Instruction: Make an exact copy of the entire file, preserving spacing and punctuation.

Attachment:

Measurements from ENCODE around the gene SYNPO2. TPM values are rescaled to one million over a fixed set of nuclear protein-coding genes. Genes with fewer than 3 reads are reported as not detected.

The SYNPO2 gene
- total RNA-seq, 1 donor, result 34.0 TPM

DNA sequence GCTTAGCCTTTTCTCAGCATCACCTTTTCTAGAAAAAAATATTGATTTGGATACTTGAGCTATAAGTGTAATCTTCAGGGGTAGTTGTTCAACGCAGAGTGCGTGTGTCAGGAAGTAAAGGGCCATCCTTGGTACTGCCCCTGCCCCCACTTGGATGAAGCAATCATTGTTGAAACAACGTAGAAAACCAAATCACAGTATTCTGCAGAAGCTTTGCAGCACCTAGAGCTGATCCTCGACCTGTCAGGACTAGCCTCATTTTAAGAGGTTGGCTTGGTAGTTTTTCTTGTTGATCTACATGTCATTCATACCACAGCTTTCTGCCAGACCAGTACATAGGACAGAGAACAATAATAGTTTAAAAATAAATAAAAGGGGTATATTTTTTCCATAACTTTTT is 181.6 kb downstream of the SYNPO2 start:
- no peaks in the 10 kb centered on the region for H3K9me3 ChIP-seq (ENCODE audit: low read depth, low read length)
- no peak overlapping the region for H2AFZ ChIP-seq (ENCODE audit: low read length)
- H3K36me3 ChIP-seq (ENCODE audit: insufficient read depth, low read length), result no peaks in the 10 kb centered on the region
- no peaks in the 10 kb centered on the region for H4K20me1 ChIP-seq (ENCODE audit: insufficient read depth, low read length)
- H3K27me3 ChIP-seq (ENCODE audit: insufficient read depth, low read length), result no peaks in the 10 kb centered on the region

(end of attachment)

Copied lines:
Measurements from ENCODE around the gene SYNPO2. TPM values are rescaled to one million over a fixed set of nuclear protein-coding genes. Genes with fewer than 3 reads are reported as not detected.

The SYNPO2 gene
- total RNA-seq, 1 donor, result 34.0 TPM

DNA sequence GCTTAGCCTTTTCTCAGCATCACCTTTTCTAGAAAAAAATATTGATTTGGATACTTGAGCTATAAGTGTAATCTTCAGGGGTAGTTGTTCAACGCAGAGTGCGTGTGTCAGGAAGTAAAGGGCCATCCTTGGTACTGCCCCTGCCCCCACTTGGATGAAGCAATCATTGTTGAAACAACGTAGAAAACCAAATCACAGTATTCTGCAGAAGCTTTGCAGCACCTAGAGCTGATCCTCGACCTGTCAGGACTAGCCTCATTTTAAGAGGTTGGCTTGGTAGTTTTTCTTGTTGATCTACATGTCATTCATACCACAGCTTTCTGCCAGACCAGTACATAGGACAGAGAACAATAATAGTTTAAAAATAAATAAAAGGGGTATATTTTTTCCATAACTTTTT is 181.6 kb downstream of the SYNPO2 start:
- no peaks in the 10 kb centered on the region for H3K9me3 ChIP-seq (ENCODE audit: low read depth, low read length)
- no peak overlapping the region for H2AFZ ChIP-seq (ENCODE audit: low read length)
- H3K36me3 ChIP-seq (ENCODE audit: insufficient read depth, low read length), result no peaks in the 10 kb centered on the region
- no peaks in the 10 kb centered on the region for H4K20me1 ChIP-seq (ENCODE audit: insufficient read depth, low read length)
- H3K27me3 ChIP-seq (ENCODE audit: insufficient read depth, low read length), result no peaks in the 10 kb centered on the region